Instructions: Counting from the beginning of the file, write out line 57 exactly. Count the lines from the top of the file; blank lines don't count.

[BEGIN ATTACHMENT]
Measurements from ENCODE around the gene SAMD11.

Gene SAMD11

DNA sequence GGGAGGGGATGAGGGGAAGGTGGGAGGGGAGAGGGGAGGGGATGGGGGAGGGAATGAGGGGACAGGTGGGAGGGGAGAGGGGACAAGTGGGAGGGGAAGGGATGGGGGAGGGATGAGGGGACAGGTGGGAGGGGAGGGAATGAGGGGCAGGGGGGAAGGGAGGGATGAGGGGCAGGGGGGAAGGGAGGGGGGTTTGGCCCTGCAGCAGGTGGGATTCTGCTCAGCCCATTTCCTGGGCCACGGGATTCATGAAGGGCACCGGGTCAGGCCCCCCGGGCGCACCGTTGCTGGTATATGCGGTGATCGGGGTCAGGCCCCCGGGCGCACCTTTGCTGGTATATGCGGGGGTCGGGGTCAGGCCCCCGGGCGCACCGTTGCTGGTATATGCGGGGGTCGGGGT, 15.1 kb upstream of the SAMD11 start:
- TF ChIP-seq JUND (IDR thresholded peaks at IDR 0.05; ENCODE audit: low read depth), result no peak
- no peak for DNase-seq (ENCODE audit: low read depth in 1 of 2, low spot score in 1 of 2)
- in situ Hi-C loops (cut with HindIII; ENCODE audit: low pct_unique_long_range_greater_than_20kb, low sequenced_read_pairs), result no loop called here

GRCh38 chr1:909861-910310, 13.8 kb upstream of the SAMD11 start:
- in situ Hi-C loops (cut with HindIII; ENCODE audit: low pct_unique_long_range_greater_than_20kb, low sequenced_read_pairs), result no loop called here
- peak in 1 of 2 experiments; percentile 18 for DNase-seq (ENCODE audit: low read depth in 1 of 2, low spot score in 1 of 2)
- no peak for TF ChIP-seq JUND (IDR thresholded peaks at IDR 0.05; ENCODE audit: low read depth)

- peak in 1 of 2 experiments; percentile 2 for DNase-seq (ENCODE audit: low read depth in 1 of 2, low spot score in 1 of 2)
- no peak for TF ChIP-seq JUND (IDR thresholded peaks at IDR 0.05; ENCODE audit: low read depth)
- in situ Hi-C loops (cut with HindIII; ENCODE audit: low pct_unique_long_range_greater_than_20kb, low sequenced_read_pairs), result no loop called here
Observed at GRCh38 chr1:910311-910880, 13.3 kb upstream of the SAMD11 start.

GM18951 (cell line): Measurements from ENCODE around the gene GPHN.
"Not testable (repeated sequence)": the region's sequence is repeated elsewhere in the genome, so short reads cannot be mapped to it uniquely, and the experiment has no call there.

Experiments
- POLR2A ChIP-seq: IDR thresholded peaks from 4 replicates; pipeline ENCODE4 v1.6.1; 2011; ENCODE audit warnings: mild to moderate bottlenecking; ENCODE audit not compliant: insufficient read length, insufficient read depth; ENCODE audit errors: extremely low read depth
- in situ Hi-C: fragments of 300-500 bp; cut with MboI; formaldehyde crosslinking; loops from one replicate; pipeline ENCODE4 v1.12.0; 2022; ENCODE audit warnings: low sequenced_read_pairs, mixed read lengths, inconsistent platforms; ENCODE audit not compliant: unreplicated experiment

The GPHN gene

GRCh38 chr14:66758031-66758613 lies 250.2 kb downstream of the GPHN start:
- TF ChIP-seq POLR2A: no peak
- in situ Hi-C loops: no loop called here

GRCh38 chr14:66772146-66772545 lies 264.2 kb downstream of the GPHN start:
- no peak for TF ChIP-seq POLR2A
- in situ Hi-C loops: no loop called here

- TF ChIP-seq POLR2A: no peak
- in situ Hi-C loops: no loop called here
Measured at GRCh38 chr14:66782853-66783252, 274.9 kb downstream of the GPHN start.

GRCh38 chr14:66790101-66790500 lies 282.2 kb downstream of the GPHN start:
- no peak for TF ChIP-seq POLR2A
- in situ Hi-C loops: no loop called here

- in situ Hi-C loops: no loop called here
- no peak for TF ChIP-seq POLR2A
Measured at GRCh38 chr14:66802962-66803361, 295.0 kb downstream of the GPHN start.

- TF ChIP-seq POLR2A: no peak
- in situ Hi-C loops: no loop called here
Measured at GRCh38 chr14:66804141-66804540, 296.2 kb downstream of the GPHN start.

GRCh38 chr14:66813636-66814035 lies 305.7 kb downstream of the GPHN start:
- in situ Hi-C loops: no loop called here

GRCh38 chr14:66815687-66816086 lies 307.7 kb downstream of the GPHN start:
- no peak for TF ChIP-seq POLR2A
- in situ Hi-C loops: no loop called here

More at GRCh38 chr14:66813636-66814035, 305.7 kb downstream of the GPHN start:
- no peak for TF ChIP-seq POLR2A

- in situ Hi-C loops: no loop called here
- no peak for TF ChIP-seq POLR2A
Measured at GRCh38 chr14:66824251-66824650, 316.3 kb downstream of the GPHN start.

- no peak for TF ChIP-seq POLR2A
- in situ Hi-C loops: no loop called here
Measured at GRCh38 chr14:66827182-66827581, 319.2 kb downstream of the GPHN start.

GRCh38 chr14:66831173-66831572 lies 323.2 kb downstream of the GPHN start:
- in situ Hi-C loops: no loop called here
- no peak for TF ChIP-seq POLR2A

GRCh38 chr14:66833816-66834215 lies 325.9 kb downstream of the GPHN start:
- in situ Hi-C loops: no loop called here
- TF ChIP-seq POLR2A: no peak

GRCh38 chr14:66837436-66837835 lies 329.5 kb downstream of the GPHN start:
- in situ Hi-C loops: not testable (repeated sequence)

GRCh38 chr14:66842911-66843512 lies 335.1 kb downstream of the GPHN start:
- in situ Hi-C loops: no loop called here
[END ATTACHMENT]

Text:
- TF ChIP-seq POLR2A: no peak